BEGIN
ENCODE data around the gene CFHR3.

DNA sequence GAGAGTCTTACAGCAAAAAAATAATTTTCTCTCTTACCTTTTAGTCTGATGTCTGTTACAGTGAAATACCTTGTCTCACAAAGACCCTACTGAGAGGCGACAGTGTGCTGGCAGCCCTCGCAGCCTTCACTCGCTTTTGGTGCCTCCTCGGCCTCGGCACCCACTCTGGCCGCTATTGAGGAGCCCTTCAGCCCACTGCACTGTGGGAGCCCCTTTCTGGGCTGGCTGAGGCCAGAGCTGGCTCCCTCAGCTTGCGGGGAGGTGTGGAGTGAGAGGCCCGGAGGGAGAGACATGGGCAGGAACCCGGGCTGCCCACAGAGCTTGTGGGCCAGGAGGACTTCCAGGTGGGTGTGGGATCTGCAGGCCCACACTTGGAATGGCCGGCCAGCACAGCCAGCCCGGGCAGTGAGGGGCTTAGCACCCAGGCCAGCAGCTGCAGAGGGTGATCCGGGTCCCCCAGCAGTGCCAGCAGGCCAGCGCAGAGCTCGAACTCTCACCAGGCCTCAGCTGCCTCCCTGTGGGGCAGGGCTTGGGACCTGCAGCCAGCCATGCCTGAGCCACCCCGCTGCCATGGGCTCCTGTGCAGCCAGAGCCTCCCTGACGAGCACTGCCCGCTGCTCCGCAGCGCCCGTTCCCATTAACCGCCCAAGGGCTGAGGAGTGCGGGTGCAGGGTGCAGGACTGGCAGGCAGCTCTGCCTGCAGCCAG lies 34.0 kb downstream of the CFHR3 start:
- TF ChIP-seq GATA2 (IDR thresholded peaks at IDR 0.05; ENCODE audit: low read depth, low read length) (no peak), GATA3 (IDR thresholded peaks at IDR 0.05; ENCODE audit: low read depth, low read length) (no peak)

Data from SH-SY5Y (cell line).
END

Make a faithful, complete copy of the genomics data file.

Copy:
ENCODE data around the gene CFHR3.

DNA sequence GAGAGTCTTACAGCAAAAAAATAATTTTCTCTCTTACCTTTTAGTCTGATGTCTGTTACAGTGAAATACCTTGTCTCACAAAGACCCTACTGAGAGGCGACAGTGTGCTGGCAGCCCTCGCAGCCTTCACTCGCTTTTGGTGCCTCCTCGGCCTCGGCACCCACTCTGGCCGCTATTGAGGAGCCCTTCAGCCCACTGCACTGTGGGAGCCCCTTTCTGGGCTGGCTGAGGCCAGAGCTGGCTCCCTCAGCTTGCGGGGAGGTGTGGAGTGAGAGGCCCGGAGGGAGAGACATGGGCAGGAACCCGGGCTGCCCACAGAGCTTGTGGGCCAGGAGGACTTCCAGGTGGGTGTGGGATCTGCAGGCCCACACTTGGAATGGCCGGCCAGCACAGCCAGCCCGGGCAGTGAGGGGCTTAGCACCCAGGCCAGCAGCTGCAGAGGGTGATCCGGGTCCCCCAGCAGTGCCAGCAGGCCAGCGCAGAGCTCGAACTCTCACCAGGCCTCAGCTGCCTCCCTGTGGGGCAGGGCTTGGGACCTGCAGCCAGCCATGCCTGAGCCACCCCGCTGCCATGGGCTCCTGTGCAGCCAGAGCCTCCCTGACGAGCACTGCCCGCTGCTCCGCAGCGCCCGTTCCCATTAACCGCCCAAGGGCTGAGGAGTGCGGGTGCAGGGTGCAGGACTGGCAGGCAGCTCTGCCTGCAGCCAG lies 34.0 kb downstream of the CFHR3 start:
- TF ChIP-seq GATA2 (IDR thresholded peaks at IDR 0.05; ENCODE audit: low read depth, low read length) (no peak), GATA3 (IDR thresholded peaks at IDR 0.05; ENCODE audit: low read depth, low read length) (no peak)

Data from SH-SY5Y (cell line).